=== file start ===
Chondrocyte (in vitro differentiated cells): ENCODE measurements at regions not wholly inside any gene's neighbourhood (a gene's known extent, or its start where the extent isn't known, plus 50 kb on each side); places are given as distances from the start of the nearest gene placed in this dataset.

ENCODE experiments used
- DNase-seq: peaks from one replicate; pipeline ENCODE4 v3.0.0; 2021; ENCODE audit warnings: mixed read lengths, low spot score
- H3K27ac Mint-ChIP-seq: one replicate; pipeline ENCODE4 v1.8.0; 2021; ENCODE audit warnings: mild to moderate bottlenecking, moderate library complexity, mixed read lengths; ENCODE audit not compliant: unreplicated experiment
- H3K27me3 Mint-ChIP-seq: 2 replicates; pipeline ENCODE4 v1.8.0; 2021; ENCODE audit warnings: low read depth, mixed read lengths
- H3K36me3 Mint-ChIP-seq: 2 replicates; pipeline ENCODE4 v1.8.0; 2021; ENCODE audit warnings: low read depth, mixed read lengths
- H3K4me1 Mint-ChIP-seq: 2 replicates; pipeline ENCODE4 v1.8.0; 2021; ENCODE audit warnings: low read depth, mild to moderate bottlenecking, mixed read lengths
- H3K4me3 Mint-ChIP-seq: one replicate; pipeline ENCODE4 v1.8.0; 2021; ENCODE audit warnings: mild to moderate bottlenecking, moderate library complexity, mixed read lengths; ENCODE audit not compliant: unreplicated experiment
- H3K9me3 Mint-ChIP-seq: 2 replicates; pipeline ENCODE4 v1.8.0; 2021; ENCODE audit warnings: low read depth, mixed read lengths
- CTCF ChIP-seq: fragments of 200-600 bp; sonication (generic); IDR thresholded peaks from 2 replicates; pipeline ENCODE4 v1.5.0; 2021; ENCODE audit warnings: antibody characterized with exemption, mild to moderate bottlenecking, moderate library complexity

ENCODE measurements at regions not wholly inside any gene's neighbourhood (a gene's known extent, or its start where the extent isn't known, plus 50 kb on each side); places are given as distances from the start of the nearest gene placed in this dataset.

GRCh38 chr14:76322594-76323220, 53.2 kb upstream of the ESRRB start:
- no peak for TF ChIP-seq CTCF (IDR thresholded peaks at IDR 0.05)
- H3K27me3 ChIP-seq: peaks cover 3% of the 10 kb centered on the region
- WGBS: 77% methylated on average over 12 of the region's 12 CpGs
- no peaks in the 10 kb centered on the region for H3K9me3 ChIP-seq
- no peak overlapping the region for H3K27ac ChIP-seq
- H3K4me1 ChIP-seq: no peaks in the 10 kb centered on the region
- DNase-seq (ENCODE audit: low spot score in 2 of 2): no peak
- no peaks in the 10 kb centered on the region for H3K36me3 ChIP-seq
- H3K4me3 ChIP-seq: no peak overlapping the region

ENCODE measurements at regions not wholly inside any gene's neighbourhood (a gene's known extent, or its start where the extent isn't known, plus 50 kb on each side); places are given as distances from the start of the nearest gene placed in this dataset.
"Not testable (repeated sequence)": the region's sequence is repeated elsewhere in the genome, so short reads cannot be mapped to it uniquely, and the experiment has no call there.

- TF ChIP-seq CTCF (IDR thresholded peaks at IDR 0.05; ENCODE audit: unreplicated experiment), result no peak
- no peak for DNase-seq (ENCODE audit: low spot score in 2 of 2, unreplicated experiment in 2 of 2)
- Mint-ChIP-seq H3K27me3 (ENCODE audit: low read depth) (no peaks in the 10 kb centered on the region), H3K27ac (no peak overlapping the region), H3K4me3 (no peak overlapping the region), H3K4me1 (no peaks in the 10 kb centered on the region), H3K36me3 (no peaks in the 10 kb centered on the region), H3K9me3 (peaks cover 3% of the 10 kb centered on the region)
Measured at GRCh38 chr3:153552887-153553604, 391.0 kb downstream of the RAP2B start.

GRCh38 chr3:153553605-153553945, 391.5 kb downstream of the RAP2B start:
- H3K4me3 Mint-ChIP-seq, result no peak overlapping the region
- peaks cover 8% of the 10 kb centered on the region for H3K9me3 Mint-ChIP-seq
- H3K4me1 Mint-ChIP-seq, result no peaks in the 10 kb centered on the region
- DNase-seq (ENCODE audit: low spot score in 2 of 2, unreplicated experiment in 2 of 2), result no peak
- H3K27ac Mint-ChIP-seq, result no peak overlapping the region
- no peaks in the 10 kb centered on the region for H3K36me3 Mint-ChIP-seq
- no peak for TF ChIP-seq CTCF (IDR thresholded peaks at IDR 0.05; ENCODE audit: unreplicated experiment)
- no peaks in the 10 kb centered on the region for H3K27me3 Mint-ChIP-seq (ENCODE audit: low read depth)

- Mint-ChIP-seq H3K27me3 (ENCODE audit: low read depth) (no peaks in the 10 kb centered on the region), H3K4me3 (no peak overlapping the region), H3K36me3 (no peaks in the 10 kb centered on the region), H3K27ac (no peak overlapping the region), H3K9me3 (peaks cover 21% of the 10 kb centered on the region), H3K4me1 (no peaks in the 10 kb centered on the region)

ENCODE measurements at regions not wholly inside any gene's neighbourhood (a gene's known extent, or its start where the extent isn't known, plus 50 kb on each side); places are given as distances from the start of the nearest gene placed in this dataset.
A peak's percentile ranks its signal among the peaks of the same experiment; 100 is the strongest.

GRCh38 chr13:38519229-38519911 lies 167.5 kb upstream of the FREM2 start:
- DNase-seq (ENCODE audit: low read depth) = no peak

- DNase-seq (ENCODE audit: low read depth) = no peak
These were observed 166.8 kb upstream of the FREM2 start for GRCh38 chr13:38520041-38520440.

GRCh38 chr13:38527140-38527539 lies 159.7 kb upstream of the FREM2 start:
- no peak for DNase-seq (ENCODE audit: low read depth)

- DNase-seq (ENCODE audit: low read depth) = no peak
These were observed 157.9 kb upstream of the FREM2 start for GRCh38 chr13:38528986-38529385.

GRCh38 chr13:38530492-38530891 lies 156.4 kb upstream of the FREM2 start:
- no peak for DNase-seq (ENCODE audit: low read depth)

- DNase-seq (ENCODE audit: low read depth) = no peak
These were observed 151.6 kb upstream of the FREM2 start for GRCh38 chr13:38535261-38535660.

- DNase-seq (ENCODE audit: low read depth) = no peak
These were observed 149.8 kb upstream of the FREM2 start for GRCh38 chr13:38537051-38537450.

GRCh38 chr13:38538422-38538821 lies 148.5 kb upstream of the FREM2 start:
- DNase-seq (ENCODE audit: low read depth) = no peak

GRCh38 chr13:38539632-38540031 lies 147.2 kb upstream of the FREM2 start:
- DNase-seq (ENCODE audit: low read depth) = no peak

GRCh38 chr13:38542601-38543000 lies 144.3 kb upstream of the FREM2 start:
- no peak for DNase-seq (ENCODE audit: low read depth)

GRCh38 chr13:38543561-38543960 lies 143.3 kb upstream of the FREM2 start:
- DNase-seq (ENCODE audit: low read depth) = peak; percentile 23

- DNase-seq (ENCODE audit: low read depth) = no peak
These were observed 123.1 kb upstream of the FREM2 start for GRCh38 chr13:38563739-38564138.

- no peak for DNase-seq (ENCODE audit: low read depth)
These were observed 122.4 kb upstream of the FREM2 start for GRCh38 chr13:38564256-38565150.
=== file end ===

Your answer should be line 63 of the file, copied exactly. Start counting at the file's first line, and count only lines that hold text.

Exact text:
These were observed 123.1 kb upstream of the FREM2 start for GRCh38 chr13:38563739-38564138.